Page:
Hong Kong NGO partners international body to fight domestic violence
HER Fund and Paris-based Kering Foundation will offer help to victims of such violence, including those from lesbian, new immigrant communities
A local women’s rights group has teamed up with an international foundation in a three-year programme to reach out to victims of domestic violence in the city.
That includes new arrivals from the mainland, the lesbian community and young students who suffered from what was called “dating violence”, said Linda To Kit-lai, founding member and executive director of HER Fund, a Hong Kong-based non-governmental organisation.
“Civic education [on domestic violence] in Hong Kong is very limited and many cases are ... hidden from public,” To told the Post.
HER Fund has recently forged a three-year partnership with the Paris-based Kering Foundation to combat domestic violence in Hong Kong. The latter will give a grant of HK$1 million to To’s team which would in turn subsidise three projects run by other women’s rights organisations to help the marginalised communities.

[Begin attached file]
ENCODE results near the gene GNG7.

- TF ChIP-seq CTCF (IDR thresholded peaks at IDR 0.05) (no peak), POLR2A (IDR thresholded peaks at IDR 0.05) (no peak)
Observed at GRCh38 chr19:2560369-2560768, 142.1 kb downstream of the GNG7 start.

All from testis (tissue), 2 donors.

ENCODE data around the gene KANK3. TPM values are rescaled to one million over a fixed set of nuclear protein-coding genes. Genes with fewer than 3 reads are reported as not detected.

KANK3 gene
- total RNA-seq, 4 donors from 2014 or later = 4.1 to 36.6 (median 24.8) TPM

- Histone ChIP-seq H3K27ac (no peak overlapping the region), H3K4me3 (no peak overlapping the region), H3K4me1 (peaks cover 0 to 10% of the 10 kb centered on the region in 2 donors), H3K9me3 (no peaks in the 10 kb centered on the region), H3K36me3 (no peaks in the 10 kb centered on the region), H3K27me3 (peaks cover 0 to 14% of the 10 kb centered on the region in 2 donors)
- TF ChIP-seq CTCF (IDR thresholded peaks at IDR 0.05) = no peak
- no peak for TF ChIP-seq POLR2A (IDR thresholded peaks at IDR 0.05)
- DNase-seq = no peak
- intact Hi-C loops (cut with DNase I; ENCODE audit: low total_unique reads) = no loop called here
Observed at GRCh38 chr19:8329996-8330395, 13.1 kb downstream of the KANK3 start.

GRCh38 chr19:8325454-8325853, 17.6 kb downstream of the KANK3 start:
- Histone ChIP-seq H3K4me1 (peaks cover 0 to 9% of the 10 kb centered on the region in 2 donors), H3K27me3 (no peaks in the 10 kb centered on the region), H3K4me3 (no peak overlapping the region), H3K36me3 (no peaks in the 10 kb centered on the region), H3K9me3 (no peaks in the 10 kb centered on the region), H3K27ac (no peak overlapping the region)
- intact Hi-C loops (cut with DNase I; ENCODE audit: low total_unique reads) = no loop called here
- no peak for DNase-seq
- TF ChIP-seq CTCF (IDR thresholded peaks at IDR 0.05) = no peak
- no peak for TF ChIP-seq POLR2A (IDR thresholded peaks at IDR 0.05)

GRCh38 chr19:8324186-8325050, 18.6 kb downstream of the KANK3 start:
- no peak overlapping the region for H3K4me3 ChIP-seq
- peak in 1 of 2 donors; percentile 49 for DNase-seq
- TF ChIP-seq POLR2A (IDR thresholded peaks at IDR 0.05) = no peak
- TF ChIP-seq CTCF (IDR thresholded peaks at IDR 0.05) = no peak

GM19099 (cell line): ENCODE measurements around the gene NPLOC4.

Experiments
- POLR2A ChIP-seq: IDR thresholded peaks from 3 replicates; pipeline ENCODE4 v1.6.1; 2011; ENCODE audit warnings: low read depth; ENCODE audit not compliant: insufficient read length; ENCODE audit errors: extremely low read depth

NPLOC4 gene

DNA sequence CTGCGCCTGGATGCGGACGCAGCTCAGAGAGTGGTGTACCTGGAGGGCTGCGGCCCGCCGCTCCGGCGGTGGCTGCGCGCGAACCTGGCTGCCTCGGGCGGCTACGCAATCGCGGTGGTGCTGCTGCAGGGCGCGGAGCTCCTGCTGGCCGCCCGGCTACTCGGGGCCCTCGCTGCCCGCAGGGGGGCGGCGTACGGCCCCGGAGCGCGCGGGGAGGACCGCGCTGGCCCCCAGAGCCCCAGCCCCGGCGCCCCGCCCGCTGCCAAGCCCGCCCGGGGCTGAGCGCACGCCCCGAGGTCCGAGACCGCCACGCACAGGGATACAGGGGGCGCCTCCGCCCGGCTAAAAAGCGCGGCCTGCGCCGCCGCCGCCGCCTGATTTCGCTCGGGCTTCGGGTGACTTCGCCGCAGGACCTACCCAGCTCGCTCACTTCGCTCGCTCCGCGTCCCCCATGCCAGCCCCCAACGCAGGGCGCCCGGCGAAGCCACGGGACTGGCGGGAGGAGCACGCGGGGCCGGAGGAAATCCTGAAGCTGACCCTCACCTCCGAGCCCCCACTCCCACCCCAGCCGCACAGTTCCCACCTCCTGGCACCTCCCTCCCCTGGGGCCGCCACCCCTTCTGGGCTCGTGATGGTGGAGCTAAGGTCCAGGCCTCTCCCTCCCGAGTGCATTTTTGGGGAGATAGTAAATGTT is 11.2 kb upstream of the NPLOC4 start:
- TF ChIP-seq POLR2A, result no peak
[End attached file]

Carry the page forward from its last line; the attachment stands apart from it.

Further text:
New women immigrants who were abused by their Hong Kong husbands tended not to report the cases, To said, as they feared it might affect their bids to apply for residency in the city. Lesbians were also often reluctant to share their ordeal with others, while some even faced discrimination as they sought help, she added.
But To said that even with their expanded effort, it is still impossible for them to fill in all the gaps left by the government.
The lack of a comprehensive law to combat domestic violence is partly to blame, she said.
“The Domestic and Cohabitation Relationships Violence Ordinance … has only allowed [the victims] to [get] an injunction from court,” said To. “There is no way to protect the victims from psychological abuse.”
She cited a case of a man forcing his wife and children to watch an obscene video with him during dinner time.
Meanwhile, Céline Bonnaire, executive director of Kering Foundation, said there is no cultural pattern for domestic violence.
“Domestic violence really could [happen] on a doctor’s wife [or] a worker’s wife,” she said. “You find it everywhere and it has nothing to do with culture.”
Apart from offering the grant, Bonnaire said Kering Foundation would also organise workshops and training for its local partners.
“Our approach is not only to give funds, but also to provide the skills if needed,” she added.